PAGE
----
In Bali we have PDDI. We ask members to spread information and we also give information to donors who come here. We put signs in hotels and we go to the hotels to collect blood, only if it’s rhesus negative. We need help for rhesus-negative blood. We ask people who come to Bali to visit to please give blood. It’s very important for us. Many people are scared but it’s perfectly safe.

Why does former vice president Jusuf Kalla, now head of the Indonesian Red Cross, say the Sanglah unit is a “model for the country”?

PDDI is the organisation of volunteer donors that has 400 units of organisation in Bali. In each unit they have a certain number of fixed donors. There are 23,000 regular donors in Bali. Every day we have around 70 to 100 people donating. We are very well organised.

Is there a difference between blood-donation requirements of foreigners and that of Indonesians?

No, there isn’t. We use international standards for everyone, although foreigners are generally bigger than Indonesians and they can give 500ml. But we still collect 300ml. The only difference is that if someone comes on holidays, then we are more flexible if they want to donate, as we can go to the hotel to extract blood.

Some foreigners in Bali have told this newspaper that they would like to donate blood regularly – say, every month, because they do this at home and would like to keep up the practice. Is this possible?

If they are rhesus negative we ask them to keep the blood in their body until we need it. Wait for us to ring. Rhesus positive can give their blood every three months. But it’s better for people to give when we need it because we can only keep blood for five weeks.

For what kind of accidents and illnesses do foreigners require blood transfusions?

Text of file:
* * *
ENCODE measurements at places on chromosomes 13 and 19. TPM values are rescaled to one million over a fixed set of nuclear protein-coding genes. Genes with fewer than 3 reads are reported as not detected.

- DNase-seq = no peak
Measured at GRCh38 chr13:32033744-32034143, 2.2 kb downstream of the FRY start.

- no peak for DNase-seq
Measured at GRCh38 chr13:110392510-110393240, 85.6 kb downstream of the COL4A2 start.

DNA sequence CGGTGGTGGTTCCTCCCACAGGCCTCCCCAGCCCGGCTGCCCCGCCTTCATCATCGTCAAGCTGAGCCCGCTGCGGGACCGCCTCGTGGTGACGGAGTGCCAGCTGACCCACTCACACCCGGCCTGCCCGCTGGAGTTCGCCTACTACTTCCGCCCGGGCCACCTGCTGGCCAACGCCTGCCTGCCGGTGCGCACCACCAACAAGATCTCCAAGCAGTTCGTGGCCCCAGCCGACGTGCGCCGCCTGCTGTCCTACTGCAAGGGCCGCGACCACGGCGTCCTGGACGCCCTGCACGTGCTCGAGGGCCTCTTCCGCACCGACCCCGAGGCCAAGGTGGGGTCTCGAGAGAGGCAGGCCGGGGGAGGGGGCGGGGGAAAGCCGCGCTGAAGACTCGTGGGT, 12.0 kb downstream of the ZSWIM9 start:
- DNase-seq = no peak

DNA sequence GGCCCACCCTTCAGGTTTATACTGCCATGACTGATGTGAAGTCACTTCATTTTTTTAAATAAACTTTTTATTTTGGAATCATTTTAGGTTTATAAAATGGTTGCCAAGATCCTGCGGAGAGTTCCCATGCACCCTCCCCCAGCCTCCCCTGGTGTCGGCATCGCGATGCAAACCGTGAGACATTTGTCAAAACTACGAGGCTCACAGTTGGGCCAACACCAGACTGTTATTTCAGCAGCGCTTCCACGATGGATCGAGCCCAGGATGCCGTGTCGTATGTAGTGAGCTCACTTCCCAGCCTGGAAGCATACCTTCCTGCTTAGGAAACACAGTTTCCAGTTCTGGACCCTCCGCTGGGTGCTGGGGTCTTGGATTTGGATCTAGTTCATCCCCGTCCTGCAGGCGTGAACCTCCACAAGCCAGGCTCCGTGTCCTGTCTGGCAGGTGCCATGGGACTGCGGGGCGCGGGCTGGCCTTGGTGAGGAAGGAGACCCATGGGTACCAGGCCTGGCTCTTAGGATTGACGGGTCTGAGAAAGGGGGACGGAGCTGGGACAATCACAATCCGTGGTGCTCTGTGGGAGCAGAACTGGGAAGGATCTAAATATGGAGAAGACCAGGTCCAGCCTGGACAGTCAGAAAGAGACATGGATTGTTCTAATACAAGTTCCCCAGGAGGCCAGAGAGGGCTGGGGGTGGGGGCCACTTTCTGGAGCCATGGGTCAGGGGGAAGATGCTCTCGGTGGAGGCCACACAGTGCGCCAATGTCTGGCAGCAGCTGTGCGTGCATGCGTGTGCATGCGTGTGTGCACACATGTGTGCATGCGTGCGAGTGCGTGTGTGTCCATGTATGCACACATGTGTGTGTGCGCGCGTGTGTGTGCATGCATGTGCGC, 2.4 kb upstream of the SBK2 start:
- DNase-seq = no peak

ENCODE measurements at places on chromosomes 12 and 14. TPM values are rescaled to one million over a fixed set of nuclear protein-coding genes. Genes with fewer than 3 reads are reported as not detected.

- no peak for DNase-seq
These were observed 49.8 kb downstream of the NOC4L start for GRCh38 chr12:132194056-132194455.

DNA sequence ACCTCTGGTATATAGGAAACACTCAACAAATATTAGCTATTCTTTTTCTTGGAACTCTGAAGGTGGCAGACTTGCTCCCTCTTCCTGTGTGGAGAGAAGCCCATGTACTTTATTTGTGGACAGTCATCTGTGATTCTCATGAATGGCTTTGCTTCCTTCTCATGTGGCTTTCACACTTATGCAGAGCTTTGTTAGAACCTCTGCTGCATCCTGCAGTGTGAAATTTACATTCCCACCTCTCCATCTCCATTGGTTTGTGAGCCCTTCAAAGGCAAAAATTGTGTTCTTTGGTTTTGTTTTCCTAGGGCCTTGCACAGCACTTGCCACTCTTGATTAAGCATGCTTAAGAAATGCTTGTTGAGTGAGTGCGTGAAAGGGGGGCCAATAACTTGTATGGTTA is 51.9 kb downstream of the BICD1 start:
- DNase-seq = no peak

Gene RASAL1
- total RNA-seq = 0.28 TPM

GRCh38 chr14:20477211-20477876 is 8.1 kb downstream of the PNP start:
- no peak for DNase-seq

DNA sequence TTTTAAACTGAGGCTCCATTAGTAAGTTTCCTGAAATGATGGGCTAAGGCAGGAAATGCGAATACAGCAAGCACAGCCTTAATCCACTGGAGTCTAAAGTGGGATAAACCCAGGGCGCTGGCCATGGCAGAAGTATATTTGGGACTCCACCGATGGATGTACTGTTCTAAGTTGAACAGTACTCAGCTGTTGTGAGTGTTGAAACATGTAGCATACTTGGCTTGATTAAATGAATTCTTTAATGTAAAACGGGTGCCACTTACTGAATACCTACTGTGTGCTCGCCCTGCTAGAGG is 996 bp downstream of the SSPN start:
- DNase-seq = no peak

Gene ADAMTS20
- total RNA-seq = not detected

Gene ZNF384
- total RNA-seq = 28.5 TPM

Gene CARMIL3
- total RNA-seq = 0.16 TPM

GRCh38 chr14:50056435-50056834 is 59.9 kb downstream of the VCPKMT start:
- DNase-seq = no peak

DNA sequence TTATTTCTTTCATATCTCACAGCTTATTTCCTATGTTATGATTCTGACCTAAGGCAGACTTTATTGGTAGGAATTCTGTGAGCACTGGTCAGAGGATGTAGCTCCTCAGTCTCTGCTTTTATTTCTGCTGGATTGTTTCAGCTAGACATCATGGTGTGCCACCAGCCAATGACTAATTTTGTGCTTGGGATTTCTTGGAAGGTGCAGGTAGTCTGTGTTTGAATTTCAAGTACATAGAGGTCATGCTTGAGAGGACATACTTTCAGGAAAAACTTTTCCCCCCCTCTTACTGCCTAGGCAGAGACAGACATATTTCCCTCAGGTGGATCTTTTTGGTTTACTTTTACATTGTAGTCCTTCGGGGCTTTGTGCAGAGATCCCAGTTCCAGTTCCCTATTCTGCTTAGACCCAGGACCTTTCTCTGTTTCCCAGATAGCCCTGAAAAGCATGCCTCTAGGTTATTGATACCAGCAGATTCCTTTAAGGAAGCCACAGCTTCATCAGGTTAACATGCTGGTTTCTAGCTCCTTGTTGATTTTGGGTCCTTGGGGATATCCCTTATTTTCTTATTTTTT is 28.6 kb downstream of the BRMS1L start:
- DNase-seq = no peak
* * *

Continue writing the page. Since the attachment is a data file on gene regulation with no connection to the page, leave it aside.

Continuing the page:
Traffic accidents are very common. But also people with thalassemia, leukaemia, anaemia or when a mother has a miscarriage.

Are there some cases where blood supplies are simply not available and the patient can’t get a transfusion?

Sometimes it happens because in one day everyone needs the same type of blood. Then we contact PDDI and tell them what we need. For example at Galungan, no one gives blood so we might not have enough.

What have been the most challenging times for the Sanglah unit?

Even if we have a challenging moment like during the Bali bombings in 2002, we still have good communication with PDDI, and we receive more donations. We are just very busy collecting blood.

The problem we have is finance. Some donors have to pay. If government helps then it’s not necessary, but screening costs money. If they’re poor people they don’t pay.

Looking ahead, how do you see the Red Cross in Bali developing?

We have to move together, cooperate with the Red Cross and PDDI. We will continue developing our good organisation and have good communication. We just need to keep informing foreigners about the shortage of rhesus negative. If you live in Bali and you want to help people who need it, give us your details we will contact you when we need your blood.

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2 Responses to “Interview: Sanglah Red Cross’ Dr A.A. Gede Sudewa Djelantik”

  1. Derrick Griffon Says:

    Amazing website, where did you come up with the information in this posting? Im glad I found it though, ill be checking back soon to see what other articles you’ve.

  2. Ian Roberts Says:

    I live in Jimbaran……….. I am Australian & have B+ blood ……… I usually give Plasma in Australia….. how can I help? Please advise. Ian